On January 7, 1983, the court granted Bebb's request to change standby counsel's status to that of cocounsel. Despite Bebb's repeated protestations that he was ready and wished to proceed to trial immediately, the prosecutor insisted that the court grant a continuance in order for counsel to prepare for trial. Counsel represented Bebb fully from that point on; Bebb made no attempt to reassert his pro se rights during trial.

Trial began on January 24, 1983. The State's evidence connecting Bebb to the killing consisted primarily of handwriting and fingerprint analyses. The State introduced a sample of Bebb's handwriting from a letter written to his sister from prison in California (with the references to his incarceration excised), since Bebb refused to comply with a court order to supply a handwriting exemplar for comparison purposes.

The State also presented Bebb's 1980 statement to California authorities that an "unknown" charge was pending against him in Spokane. The State also presented testimony of Bebb's wife's mother and her boyfriend, that Bebb owned a pair of shotguns, that he had sawed the stock off of one of them, and showed them how he could conceal it beneath his coat. These two witnesses also testified that they had communicated by mail and telephone with Bebb at the time of the killing, and that he was then in Spokane.

Bebb did not testify. Defense counsel called several fingerprint experts who testified that the partial print of the note was too incomplete or indistinct to compare with Bebb's known prints. Defense counsel also vigorously cross-examined the State's witnesses, and appears to have generally carried out a competent and forceful defense. The jury found Bebb guilty of first degree felony murder as charged.

In February of 1985, Bebb moved for a new trial on the ground that the prosecutor had violated discovery rules. Bebb identified two pieces of evidence that the prosecutor had not provided. First, a parole officer who had seen the note found at the murder scene decided that the handwriting was similar to that of one of his parolees, E.H. A sample of E.H.'s handwriting had been sent to the FBI, which could not conclusively determine whether the robbery note had been written by him. Second, one J.L. was arrested in Texas, armed with a sawed - off shotgun of the same caliber as the murder weapon. J.L. had been in Spokane on the date of the murder. However, the State's fingerprint expert decided that J.L. had not left the print on the note at the murder scene. A lab technician indicated to detectives on the case that the markings left on the slugs tested from J.L.'s shotgun did not appear consistent with the slug that killed Ms. Devine.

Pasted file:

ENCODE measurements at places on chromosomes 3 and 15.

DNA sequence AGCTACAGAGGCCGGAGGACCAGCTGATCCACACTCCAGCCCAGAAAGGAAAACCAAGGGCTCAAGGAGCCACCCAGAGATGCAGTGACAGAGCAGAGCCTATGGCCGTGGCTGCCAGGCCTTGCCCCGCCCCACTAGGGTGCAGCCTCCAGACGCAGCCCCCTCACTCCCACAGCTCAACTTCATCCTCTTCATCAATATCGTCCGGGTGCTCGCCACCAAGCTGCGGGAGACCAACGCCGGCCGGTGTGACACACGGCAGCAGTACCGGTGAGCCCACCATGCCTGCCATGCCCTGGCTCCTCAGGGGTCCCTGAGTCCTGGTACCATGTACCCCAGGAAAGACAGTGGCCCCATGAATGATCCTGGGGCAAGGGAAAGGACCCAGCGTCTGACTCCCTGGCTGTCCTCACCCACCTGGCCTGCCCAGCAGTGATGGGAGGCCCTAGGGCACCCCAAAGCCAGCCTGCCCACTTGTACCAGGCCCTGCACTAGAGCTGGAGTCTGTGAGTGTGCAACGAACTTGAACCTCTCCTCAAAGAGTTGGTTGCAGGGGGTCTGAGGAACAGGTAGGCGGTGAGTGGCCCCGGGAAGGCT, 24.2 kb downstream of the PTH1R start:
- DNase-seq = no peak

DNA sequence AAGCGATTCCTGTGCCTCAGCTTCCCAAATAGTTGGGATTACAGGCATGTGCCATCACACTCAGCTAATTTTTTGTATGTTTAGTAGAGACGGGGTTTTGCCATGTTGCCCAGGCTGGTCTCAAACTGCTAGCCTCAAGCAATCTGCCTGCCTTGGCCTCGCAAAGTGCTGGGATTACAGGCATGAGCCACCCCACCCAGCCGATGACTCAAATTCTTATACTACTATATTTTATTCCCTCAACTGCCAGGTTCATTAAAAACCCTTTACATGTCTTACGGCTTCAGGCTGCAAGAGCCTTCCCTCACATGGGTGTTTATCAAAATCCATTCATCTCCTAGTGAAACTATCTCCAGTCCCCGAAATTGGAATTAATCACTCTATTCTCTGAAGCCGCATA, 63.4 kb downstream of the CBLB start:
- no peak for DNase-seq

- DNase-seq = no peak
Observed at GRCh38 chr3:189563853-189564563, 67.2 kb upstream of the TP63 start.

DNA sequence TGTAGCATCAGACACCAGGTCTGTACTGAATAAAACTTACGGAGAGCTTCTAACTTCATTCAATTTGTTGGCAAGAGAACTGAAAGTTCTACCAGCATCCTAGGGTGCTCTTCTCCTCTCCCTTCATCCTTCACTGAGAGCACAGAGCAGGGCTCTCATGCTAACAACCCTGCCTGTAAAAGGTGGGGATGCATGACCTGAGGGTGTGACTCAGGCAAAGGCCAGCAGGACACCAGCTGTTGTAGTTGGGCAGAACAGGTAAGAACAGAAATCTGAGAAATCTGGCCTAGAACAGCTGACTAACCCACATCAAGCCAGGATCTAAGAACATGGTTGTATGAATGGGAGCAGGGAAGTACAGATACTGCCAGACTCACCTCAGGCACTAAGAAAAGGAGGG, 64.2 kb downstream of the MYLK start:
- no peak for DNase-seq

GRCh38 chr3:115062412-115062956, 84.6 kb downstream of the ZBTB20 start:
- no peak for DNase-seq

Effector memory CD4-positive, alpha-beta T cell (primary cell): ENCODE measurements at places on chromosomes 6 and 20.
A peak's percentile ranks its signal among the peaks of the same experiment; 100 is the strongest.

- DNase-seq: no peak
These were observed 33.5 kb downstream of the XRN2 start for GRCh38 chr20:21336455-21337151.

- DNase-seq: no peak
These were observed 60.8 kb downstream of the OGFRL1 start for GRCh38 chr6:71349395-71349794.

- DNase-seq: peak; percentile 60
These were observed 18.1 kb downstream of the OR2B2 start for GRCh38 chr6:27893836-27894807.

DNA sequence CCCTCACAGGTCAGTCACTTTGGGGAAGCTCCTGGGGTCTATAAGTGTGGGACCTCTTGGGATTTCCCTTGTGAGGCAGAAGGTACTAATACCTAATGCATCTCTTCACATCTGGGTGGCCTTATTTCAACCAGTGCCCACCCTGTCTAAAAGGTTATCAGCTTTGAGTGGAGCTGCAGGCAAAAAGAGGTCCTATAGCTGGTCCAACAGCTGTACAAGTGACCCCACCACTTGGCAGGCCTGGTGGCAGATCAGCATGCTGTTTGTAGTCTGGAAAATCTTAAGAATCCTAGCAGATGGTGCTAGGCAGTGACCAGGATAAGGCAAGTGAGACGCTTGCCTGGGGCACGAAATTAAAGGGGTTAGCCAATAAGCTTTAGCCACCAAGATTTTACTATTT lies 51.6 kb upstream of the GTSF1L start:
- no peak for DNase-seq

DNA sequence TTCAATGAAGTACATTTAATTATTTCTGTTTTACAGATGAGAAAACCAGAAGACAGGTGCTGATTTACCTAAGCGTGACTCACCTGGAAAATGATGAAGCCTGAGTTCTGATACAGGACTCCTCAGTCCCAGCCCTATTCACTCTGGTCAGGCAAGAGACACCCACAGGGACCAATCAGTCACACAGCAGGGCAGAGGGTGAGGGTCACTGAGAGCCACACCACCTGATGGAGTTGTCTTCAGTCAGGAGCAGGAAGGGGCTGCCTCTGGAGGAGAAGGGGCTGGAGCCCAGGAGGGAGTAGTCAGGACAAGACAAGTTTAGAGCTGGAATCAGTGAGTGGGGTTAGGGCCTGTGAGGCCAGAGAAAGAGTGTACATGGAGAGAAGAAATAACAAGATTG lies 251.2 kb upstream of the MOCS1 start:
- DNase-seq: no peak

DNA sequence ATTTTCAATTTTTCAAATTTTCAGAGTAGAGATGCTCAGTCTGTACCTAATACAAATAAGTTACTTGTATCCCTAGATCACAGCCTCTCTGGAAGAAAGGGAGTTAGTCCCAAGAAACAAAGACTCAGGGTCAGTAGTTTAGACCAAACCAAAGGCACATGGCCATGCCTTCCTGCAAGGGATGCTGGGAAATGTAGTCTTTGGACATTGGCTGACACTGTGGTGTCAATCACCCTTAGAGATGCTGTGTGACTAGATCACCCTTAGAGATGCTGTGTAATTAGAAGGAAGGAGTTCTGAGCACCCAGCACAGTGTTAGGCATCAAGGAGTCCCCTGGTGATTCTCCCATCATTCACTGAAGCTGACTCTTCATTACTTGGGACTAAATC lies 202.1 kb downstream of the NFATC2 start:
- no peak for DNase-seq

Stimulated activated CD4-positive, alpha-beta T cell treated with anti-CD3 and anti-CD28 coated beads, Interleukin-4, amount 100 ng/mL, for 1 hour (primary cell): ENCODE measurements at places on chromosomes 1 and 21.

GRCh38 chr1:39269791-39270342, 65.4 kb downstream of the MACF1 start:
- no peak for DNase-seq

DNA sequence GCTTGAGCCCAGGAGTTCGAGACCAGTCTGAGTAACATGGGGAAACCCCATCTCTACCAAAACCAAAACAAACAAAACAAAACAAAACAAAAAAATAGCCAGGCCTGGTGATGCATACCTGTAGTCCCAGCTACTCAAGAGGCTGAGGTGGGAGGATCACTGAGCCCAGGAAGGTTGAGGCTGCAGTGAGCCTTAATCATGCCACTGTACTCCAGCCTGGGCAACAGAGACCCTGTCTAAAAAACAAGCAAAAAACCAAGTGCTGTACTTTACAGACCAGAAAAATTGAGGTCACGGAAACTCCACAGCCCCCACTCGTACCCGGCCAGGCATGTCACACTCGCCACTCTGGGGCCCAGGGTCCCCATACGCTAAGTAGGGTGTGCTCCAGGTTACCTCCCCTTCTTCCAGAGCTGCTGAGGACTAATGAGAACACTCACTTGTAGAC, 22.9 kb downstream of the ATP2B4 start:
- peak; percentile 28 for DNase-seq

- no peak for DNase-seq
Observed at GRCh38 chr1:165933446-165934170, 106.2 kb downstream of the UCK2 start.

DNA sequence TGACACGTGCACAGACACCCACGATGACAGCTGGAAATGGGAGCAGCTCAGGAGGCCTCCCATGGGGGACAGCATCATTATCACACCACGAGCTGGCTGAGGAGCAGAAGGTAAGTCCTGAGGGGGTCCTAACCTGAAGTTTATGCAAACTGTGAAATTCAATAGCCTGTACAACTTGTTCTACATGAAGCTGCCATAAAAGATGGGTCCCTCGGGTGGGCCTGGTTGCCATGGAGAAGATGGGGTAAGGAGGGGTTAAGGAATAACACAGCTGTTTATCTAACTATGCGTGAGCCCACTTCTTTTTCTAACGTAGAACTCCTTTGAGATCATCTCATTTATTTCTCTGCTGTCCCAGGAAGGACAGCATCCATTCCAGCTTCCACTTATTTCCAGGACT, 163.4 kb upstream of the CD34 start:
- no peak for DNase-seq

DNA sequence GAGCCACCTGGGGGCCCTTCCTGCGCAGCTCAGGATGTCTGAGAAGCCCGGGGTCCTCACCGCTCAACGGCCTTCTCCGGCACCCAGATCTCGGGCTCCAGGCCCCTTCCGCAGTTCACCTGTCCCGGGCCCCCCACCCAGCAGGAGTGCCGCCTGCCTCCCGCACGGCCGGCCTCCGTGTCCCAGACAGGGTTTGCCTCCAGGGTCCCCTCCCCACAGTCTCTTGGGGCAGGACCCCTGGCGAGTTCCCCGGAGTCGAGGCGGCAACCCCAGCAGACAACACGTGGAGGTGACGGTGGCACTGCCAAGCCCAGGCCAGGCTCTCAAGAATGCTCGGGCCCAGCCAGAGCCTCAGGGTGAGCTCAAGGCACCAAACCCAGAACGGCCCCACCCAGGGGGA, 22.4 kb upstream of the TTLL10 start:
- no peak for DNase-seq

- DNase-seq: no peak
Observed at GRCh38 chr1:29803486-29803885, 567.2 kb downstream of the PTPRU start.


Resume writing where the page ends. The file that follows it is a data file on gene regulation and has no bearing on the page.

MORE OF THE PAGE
The trial judge denied Bebb's motion for a new trial. The judge noted that he had examined these materials (except the FBI report on E.H.'s handwriting) in camera prior to trial, and decided then that they were not exculpatory. Upon reviewing the materials, the judge adhered to this view. The Court of Appeals affirmed the trial court in a split decision.

On appeal, we resolve three issues. First, the trial court acted within its authority in ordering a second round of psychiatric examinations. Second, the trial court did not err in denying Bebb's motion for a new trial on the discovery issue. Finally, the trial court did not infringe upon defendant's constitutional right to represent himself pro se.


[1] RCW 10.77.060(3)(e) confers power upon the trial court to direct an examination of the sanity of a defendant at the time of an alleged offense, and of his or her competence to stand trial. The trial court also has a constitutional obligation to assure itself of the defendant's competence, and possesses inherent authority to order the requisite examinations. SEE STATE v. WICKLUND, 96 Wn.2d 798, 801, 638 P.2d 1241 (1982). Since the court is obligated under the constitution and by statute to make the ultimate finding as to defendant's competence, Bebb's contention that the court was without authority to order further examinations when it requires more information to make that determination, is untenable.

Bebb has failed to explain what the proper remedy would be if there had been a violation of his rights in this respect. No evidence obtained in the course of the examinations was introduced at any point in the proceedings other than the pretrial competency hearing. Bebb has never argued that he was incompetent to stand trial. Neither the trial court nor the Court of Appeals erred in their disposition of this issue.